Planning matters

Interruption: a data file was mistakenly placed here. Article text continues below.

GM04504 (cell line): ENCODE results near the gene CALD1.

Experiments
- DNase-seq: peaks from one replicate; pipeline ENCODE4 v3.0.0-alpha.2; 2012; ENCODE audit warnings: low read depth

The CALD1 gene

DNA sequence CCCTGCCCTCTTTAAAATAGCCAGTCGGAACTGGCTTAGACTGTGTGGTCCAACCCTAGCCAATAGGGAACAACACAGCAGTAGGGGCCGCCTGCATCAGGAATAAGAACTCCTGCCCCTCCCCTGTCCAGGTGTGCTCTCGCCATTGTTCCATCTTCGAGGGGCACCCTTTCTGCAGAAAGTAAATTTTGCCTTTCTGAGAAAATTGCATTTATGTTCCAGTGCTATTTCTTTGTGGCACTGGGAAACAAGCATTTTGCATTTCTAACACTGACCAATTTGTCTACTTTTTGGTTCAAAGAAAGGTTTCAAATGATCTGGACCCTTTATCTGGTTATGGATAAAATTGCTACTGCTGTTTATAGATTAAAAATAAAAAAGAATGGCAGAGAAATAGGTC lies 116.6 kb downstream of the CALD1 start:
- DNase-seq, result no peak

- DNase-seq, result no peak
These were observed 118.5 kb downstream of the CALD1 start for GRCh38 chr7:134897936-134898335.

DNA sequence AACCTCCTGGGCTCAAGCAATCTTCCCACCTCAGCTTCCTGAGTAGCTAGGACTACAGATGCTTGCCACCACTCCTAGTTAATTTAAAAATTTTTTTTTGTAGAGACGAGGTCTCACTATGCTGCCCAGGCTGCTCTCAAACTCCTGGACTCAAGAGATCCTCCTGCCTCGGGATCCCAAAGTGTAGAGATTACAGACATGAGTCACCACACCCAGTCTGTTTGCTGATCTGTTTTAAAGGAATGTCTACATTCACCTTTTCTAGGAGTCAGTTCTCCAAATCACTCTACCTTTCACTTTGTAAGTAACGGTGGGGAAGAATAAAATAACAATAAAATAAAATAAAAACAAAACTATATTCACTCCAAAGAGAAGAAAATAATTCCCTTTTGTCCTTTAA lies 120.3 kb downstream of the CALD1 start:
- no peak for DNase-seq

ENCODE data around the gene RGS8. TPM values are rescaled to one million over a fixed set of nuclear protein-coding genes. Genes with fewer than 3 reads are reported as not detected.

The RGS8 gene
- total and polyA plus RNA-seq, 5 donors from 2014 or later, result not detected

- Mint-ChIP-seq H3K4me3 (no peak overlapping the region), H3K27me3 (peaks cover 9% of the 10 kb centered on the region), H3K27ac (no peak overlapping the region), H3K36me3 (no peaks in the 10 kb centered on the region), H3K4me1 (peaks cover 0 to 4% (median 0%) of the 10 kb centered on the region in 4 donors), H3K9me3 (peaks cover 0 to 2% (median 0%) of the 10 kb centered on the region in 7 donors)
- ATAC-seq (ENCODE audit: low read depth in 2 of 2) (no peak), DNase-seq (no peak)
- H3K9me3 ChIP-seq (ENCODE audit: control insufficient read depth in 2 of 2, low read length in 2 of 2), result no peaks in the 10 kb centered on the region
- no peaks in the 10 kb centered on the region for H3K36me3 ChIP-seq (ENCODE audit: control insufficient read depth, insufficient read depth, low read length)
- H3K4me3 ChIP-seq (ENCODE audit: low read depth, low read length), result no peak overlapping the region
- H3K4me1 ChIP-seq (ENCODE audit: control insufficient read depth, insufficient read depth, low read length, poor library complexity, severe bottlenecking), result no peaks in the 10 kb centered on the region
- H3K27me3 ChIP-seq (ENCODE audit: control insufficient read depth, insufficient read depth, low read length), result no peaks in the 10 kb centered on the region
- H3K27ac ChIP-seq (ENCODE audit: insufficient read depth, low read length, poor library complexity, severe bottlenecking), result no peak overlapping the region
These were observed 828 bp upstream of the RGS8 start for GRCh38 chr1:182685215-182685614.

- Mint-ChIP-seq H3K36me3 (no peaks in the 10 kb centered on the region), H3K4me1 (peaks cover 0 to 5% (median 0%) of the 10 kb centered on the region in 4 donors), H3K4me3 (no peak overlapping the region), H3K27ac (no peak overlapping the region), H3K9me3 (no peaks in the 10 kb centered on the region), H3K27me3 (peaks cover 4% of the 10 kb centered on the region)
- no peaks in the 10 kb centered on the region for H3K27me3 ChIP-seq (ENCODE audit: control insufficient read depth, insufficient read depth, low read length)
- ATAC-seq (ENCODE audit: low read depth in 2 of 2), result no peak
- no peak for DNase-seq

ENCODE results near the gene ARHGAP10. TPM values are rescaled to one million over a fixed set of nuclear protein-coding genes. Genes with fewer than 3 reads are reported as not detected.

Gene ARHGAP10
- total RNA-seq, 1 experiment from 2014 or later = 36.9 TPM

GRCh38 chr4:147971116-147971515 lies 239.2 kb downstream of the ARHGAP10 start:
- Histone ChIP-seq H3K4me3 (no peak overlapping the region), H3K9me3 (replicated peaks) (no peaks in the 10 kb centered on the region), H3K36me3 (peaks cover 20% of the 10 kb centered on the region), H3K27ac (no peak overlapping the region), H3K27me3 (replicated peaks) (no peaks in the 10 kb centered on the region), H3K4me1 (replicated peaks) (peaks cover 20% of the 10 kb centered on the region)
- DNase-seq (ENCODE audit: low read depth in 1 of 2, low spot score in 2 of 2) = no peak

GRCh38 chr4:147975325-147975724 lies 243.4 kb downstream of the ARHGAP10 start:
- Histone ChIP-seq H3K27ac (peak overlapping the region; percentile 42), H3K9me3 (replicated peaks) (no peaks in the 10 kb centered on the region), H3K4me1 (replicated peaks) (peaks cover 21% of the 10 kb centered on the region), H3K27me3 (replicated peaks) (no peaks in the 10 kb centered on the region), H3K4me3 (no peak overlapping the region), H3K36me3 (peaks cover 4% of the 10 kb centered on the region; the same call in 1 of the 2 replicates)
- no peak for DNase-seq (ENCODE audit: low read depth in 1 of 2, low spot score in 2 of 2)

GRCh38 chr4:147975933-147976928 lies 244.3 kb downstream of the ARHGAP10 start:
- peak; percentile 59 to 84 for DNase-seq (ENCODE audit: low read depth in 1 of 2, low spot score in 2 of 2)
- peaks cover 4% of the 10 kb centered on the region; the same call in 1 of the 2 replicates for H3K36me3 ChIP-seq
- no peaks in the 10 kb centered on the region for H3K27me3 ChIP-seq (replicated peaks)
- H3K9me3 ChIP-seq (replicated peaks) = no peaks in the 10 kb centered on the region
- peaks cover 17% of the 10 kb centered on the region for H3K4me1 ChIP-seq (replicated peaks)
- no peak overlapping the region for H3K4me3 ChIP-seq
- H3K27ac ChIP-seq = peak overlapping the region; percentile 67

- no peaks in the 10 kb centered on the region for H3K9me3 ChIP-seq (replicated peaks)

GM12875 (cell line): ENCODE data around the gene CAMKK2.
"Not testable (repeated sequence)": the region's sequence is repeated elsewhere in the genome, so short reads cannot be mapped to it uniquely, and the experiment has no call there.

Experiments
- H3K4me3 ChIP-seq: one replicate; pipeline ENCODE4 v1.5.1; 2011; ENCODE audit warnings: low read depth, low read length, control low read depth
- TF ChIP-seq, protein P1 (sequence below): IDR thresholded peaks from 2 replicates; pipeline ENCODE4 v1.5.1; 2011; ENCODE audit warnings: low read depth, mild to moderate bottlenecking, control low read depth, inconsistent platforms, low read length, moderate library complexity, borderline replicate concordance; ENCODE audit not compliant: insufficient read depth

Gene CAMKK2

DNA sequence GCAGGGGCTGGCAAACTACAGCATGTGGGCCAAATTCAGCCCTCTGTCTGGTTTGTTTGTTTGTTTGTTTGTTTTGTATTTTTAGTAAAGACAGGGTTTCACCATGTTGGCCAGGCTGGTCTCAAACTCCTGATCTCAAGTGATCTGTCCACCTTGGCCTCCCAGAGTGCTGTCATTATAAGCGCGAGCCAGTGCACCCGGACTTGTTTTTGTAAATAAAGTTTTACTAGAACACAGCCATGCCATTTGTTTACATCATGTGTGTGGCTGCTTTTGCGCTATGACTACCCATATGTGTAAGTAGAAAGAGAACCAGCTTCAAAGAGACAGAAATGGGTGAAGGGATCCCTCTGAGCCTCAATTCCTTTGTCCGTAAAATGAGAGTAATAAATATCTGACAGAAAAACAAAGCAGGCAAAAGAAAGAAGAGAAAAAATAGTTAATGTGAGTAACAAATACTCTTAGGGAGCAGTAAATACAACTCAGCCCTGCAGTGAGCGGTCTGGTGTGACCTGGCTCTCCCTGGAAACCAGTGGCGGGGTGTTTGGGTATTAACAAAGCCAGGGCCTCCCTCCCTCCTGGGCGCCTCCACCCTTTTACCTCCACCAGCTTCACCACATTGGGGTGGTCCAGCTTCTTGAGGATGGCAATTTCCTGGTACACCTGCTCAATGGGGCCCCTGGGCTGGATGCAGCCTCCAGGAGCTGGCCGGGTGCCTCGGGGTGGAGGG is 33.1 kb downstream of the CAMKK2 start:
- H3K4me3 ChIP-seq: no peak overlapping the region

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Designs on Grand Designs – how realistic is self-build for boosting housing supply?